Keyhole is a hashtag analytics and social monitoring platform that helps brands and marketers measure the impact of social media campaigns and know exactly what people are saying about them. In this interview, Keyhole founder and CEO Saif Ajani discusses the changes that online marketing is going through, and foresees a bright future for authentic influencer marketing.
Please describe the story behind the company: What sparked the idea, and how has it evolved so far?
I’m the co-founder and CEO of Keyhole. We launched this product in 2013, so we’ve been in the social listening side for seven years now, which is quite an eternity in the social media space. The focus of the Keyhole platform has always been around helping organizations measure the impact of their social media efforts. Whether it’s agencies and marketers who are running campaigns and want to measure the impact that their campaigns are having or on the social listening side, trying to understand the impact that their efforts are having in terms of brand sentiment, crisis management, and so on.
How does Keyhole work? What are its main features, and what makes it unique?
Keyhole has three strong arms that make it unique in the way they’re connected. What Keyhole does, in a broad sense, is to provide social media data and social media analytics to organizations. If you want to know what people are saying about your organization or your campaigns on Twitter, Facebook, Instagram, YouTube, etc., Keyhole helps collect and aggregate all of that so that it’s easy for you to understand.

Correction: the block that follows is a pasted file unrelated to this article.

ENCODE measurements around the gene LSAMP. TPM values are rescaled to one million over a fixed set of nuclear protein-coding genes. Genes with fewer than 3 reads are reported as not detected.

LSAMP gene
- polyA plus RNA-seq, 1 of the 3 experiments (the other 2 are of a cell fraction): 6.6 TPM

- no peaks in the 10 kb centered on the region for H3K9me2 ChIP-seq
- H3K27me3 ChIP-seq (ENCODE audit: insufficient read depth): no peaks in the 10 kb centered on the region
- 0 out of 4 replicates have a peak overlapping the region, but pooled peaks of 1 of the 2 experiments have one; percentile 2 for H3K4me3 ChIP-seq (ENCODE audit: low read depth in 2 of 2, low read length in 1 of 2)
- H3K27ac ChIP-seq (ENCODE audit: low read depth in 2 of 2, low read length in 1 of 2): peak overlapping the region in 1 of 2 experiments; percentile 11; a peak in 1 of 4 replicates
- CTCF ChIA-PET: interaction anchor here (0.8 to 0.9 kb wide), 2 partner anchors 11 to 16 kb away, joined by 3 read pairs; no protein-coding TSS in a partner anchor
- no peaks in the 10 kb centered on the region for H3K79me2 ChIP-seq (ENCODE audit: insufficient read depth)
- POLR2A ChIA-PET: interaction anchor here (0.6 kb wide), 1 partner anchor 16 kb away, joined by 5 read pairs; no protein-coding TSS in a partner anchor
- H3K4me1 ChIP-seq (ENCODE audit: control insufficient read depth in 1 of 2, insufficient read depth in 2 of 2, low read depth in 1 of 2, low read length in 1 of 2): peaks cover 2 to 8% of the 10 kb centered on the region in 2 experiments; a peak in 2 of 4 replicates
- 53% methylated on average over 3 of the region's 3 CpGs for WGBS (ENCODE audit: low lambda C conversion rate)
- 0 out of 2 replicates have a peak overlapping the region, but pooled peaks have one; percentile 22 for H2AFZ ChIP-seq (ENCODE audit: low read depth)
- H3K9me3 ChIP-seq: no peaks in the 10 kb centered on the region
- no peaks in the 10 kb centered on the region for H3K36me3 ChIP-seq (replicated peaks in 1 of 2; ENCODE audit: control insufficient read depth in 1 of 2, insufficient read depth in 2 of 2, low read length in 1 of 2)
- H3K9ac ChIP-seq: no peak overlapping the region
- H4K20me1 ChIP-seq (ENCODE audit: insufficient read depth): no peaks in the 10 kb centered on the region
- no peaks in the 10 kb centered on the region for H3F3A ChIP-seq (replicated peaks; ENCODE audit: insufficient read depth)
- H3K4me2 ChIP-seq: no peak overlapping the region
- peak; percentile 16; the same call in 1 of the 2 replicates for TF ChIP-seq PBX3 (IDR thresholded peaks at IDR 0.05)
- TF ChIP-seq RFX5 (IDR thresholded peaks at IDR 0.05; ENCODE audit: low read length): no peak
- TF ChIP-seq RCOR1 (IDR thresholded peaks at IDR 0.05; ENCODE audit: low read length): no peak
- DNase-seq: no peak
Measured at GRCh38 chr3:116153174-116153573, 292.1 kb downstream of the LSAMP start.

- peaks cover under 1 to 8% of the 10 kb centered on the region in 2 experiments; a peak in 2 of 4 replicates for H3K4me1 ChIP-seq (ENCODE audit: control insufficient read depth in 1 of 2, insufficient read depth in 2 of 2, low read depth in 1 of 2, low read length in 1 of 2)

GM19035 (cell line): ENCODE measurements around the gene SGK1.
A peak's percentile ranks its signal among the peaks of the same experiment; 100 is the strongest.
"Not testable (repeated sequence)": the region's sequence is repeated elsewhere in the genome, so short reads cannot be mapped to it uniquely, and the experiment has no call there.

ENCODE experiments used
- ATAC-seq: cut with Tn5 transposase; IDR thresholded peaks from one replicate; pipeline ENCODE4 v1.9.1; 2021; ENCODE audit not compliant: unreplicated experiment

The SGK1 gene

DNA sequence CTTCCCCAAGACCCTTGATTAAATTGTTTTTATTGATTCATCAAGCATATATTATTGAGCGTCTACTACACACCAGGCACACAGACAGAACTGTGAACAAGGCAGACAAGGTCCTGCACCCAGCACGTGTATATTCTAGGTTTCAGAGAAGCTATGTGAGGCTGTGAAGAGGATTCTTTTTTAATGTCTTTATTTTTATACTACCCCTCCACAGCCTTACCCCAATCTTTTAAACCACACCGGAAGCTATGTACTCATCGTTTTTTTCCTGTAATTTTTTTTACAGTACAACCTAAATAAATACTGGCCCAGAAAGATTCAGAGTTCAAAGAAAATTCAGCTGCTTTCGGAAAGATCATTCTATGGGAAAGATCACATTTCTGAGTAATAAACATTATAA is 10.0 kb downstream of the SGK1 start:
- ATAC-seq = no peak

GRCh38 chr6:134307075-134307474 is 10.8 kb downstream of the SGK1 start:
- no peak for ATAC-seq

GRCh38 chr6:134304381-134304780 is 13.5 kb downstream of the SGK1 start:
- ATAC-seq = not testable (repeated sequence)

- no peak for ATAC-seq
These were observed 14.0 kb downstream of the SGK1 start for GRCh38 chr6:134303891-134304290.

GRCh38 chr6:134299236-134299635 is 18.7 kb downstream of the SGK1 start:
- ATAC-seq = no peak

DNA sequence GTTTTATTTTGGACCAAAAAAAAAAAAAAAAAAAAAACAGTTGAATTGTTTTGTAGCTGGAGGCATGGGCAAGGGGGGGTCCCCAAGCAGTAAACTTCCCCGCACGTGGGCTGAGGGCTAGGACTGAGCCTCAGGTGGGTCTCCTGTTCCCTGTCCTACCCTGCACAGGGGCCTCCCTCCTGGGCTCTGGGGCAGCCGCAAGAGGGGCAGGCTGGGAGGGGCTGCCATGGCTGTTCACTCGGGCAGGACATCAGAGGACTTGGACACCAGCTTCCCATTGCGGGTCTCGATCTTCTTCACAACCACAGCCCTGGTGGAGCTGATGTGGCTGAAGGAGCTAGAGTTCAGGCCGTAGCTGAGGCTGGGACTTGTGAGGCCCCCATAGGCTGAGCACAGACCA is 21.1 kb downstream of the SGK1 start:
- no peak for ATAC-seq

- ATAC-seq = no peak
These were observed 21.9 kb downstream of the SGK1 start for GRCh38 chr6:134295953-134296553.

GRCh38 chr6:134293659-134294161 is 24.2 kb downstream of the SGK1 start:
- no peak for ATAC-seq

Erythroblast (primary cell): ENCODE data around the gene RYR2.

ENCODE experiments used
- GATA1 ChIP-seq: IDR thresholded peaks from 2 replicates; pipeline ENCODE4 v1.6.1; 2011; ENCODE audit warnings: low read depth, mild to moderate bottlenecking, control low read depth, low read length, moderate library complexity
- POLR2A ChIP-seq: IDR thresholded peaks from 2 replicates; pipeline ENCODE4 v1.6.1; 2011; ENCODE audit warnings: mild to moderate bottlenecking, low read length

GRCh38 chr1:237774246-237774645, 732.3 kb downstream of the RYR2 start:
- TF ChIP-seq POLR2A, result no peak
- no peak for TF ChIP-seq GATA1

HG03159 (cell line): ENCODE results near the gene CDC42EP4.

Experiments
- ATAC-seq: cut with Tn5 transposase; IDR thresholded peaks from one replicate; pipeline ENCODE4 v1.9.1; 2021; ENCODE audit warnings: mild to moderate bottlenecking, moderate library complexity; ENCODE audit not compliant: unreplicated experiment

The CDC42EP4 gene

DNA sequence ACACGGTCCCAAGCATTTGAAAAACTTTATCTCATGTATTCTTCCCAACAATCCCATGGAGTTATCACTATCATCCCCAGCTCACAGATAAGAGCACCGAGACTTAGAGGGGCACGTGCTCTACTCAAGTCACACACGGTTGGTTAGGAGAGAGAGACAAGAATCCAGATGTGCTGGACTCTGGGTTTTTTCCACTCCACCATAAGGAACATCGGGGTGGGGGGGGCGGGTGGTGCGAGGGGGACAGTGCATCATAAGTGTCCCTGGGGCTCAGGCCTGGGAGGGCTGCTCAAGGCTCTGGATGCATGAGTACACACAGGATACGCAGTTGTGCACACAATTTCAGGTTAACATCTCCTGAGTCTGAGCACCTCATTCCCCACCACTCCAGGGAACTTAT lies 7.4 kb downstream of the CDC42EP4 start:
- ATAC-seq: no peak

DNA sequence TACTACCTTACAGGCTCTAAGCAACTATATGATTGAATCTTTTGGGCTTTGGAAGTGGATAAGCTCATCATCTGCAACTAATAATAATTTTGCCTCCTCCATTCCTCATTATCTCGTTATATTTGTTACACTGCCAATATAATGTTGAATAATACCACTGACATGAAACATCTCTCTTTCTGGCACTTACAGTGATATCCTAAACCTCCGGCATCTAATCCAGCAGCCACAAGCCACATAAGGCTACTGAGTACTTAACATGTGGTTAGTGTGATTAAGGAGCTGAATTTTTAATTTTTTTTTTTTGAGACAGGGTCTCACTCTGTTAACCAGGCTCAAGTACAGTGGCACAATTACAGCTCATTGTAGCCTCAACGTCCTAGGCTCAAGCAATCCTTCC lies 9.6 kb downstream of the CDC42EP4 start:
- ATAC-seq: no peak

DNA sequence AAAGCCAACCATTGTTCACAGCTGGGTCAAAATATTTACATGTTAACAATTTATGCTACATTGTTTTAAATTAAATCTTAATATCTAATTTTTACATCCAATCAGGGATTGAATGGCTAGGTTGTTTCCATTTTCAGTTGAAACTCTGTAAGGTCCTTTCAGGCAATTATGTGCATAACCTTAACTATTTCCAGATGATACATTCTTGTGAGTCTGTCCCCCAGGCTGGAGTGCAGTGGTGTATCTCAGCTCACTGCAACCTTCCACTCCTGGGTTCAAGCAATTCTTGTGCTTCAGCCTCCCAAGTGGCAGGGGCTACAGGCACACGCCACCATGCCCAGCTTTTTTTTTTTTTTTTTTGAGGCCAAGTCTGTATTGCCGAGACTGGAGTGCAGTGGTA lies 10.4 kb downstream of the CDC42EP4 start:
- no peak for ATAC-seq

Obviously, in social media, there is so much noise that it’s really difficult to know what people are saying about any specific topic because the number of conversations that are taking place is endless. So how do you sift through that? If you’re only being mentioned three times a month, it’s not a big deal. But most of the organizations we work with are mid-large size organizations and agencies that are being mentioned hundreds of thousands of times a month. Keyhole helps collect all that information and present it in a way that’s easy to understand and measure.